Keogh called for greater industry dialogue, noting: “This report highlights both a challenge and an opportunity to revitalise cross-industry discussion and actions on decarbonisation and ESG solutions. Weir is one of many visionary CEEC sponsors supporting public good initiatives like CEEC; we invite industry leaders to actively contribute and collaborate through mining-vendor-research partnerships and share knowledge, site case studies and net zero plans via independent organisations such as CEEC.

“Together, we can accelerate improved energy, emissions and water footprint across industry faster.”

Weir Group Chief Executive, Jon Stanton, commented: “Mining needs to become more sustainable and efficient if it is to provide essential resources the world needs for decarbonisation while reducing its own environmental impact. This report is an important contribution to that debate which we hope will spark thoughtful conversations around the world on the way forward.”

Teck and AES shake on renewable power agreement for Carmen de Andacollo copper mine

Teck Resources and The AES Corp’s Chile affiliates, Compañía Minera Teck Carmen de Andacollo SA (CdA) and AES Gener SA, have entered into a long-term power purchase agreement to provide 100% renewable power for Teck’s Carmen de Andacollo Operation in Chile.

Under the agreement, CdA will source 72 MW (550 GWh/y) from AES Gener’s growing renewable portfolio of wind, solar and hydroelectric energy.

The transition to renewable power will replace previous fossil fuel power sources and eliminate around 200,000 t/y of greenhouse gas emissions, the equivalent to removing over 40,000 passenger vehicles from the road, Teck says.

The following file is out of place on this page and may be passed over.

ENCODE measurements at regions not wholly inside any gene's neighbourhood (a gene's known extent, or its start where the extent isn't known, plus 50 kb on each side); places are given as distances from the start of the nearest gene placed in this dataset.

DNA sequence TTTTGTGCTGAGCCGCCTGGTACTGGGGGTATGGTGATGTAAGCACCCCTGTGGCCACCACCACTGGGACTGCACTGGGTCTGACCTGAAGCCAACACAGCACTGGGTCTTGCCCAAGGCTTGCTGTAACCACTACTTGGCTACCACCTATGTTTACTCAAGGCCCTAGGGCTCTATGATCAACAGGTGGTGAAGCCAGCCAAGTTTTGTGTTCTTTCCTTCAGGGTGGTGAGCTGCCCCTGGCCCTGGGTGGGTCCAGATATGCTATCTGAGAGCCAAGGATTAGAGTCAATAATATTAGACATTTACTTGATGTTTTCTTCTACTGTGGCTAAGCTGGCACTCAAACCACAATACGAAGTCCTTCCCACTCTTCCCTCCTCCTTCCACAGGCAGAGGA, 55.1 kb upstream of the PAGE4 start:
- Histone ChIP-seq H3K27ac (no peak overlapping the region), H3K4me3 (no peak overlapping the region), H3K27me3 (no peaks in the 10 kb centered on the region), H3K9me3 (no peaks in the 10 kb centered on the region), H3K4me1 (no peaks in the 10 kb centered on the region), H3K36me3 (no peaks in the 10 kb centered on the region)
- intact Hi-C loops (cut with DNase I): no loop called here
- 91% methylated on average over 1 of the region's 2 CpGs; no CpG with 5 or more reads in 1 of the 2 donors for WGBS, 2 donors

Don Lindsay, President and CEO of Teck, said: “Teck is tackling the global challenge of climate change by reducing the carbon footprint of our operations and working towards our goal of becoming carbon neutral. This agreement takes Teck a step closer to achieving our sustainability goals, while also ensuring a reliable, long-term clean power supply for CdA at a reduced cost to Teck.”

Andrés Gluski, AES Corporation President and Chief Executive Officer, said the company was honoured to continue working with Teck to help the miner progress towards its goal of carbon neutrality.

“By providing Teck with innovative renewable energy solutions, AES Gener is helping build Chile’s sustainable and reliable grid of the future,” Gluski said.

As part of its updated Sustainability Strategy, Teck has set the goal of being a carbon-neutral operator by 2050. In support of that long-term objective, Teck has established milestone goals including sourcing 100% of all power needs in Chile from renewable power by 2030 and reducing the carbon intensity of operations by 33% by 2030. Teck previously announced an agreement with AES Gener to supply renewable power for the Quebrada Blanca Phase 2 (QB2) project currently under construction. Once effective, more than 50% of QB2’s total operating power needs will be from renewable sources.

The Carmen de Andacollo renewable power arrangement is in effect as of September 1, 2020, and will run through to the end of 2031.

Alejandro Vásquez, Vice President, South America, Teck, said: “Switching to clean, renewable power for Carmen de Andacollo is another step forward in our ongoing commitment to responsible resource development across our operations and activities.”

Carmen de Andacollo is an open-pit copper mine located in the Coquimbo Region of central Chile, around 350 km north of Santiago. Teck owns a 90% interest in the mine, with Empresa Nacional de Minería holding the remaining 10%. It produced 54,000 t of copper in 2019.

Fortescue aims for net zero operational emissions by 2040